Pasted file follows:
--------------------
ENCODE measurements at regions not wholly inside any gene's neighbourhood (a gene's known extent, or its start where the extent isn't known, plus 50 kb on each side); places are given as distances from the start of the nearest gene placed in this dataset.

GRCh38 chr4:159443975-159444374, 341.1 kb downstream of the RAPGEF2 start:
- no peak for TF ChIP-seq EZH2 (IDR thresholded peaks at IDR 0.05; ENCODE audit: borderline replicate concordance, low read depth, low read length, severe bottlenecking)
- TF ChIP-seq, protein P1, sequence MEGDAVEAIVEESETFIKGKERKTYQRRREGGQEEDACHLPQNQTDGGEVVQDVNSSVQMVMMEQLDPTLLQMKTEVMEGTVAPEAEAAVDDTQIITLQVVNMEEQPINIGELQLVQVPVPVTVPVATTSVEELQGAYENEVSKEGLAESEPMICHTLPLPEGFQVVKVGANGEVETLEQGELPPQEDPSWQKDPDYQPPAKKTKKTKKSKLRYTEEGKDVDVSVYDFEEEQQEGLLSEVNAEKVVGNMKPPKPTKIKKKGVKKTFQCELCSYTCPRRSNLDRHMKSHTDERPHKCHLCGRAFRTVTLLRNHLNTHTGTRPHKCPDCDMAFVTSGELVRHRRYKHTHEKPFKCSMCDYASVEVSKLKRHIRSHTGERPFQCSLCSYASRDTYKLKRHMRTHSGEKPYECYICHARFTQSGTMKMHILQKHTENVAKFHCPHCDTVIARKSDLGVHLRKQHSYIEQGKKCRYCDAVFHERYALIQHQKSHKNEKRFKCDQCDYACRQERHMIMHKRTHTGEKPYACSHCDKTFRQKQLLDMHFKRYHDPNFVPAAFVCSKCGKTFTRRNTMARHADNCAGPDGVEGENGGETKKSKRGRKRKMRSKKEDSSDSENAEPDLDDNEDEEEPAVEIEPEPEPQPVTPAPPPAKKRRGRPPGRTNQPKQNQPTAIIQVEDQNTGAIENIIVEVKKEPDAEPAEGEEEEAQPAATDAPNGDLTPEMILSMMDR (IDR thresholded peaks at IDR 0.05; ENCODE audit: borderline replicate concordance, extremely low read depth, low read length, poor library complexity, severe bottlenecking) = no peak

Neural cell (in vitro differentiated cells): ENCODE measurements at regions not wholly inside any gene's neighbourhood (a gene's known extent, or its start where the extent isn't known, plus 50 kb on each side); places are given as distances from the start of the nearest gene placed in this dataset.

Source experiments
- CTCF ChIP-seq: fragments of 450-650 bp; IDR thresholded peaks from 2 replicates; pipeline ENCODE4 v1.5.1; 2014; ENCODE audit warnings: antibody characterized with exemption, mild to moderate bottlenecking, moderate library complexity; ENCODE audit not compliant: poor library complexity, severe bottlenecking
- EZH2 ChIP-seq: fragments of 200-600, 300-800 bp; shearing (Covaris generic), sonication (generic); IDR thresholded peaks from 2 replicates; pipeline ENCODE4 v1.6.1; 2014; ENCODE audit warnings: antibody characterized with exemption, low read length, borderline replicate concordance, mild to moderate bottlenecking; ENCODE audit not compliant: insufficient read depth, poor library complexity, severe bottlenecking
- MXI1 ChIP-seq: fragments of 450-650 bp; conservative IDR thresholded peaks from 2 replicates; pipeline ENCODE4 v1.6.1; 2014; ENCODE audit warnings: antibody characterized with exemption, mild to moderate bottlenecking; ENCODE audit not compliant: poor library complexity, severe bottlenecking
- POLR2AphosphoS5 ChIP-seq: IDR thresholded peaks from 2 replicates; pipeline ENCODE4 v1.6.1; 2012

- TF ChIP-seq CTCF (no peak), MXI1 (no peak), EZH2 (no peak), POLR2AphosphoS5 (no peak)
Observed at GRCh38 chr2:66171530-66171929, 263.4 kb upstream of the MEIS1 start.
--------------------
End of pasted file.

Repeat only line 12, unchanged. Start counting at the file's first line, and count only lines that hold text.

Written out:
Observed at GRCh38 chr2:66171530-66171929, 263.4 kb upstream of the MEIS1 start.